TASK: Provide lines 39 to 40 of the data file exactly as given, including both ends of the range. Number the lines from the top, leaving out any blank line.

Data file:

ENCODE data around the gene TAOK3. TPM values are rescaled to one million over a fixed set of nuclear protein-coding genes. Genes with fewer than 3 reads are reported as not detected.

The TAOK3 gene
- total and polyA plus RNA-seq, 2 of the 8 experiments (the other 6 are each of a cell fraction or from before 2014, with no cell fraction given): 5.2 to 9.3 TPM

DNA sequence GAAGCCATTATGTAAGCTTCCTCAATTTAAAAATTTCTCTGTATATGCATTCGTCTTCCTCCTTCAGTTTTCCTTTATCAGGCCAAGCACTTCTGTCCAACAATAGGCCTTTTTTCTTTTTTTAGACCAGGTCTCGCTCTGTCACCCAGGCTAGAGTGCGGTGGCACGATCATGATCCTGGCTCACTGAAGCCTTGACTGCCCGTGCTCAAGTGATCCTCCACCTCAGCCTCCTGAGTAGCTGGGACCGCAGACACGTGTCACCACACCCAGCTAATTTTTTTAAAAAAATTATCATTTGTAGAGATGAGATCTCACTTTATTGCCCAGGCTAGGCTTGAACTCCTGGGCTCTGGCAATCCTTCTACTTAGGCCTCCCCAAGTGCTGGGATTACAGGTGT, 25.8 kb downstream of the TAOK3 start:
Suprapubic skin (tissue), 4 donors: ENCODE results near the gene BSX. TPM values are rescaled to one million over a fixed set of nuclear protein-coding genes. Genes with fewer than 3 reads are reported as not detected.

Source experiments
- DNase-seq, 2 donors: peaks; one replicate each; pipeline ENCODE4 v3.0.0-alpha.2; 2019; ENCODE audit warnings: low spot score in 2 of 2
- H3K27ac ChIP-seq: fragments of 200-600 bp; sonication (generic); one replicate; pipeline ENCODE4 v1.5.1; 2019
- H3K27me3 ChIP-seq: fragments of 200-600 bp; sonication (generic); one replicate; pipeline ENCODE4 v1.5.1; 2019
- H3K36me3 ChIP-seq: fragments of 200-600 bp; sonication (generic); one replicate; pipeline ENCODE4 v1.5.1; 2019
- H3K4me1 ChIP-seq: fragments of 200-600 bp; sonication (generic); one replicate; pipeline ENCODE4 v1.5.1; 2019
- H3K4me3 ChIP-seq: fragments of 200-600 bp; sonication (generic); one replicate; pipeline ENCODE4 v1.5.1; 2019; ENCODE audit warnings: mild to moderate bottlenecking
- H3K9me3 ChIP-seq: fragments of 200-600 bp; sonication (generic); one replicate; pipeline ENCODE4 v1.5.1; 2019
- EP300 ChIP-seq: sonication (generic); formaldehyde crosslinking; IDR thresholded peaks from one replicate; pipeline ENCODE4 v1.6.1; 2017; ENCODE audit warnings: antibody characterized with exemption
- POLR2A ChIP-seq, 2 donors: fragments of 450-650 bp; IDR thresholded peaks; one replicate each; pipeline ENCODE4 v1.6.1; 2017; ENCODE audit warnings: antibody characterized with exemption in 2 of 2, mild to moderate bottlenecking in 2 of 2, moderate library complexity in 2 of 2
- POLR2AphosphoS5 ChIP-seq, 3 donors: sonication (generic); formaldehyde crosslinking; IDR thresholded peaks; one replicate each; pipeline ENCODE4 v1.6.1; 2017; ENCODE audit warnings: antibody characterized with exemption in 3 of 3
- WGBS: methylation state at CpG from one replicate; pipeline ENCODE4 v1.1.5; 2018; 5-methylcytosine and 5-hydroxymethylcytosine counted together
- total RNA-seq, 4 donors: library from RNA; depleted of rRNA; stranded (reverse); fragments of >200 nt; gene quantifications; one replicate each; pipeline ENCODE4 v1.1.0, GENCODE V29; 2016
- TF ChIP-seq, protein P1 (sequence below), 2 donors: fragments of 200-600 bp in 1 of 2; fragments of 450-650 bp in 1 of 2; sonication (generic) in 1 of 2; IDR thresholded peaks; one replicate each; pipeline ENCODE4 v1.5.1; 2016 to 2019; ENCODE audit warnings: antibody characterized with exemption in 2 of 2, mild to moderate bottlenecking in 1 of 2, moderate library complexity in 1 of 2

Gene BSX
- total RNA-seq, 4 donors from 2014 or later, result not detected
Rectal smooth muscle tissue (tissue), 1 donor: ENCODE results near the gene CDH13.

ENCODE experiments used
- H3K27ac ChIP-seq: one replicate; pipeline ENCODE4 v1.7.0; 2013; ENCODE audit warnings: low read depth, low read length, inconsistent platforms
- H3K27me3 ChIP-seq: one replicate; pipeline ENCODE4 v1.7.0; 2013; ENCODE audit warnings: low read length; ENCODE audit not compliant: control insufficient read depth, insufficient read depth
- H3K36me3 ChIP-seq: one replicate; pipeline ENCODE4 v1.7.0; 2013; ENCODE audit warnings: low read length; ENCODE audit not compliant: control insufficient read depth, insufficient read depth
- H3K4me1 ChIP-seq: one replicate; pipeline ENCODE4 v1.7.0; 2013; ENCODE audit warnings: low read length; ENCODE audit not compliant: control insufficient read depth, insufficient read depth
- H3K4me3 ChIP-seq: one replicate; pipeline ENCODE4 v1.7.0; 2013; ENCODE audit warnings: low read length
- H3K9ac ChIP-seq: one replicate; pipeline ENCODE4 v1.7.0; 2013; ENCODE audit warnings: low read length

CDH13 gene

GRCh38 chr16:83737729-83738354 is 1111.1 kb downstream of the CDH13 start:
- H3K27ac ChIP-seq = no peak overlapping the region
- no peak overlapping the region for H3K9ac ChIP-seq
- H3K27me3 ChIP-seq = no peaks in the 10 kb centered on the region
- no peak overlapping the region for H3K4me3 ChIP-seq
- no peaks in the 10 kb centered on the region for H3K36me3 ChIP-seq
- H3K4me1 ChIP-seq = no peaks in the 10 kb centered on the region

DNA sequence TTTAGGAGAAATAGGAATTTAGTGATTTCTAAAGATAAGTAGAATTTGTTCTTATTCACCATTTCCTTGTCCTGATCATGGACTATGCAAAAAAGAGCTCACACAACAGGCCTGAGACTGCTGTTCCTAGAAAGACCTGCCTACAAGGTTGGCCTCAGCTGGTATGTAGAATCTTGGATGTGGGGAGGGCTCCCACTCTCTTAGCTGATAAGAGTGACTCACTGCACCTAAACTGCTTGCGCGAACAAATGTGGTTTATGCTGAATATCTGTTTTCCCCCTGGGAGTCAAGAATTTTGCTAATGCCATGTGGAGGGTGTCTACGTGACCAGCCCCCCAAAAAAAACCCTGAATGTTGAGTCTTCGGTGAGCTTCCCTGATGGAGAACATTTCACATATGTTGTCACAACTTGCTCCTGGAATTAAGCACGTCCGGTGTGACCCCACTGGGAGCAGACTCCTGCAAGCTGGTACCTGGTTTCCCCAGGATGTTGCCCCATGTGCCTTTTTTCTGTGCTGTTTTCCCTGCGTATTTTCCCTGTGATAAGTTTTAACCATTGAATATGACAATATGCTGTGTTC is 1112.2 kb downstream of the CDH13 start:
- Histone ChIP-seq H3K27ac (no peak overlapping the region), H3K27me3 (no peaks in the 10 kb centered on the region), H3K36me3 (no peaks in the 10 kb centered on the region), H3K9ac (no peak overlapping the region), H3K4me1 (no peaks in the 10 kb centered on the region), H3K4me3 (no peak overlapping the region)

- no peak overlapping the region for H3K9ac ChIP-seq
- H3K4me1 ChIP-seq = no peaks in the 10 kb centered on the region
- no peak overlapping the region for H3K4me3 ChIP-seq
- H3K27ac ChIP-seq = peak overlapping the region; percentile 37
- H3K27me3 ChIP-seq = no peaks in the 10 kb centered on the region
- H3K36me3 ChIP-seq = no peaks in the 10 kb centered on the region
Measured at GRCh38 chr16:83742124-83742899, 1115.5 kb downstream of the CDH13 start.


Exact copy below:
- Histone ChIP-seq H3K27ac (no peak overlapping the region), H3K27me3 (no peaks in the 10 kb centered on the region), H3K36me3 (no peaks in the 10 kb centered on the region), H3K9ac (no peak overlapping the region), H3K4me1 (no peaks in the 10 kb centered on the region), H3K4me3 (no peak overlapping the region)

- no peak overlapping the region for H3K9ac ChIP-seq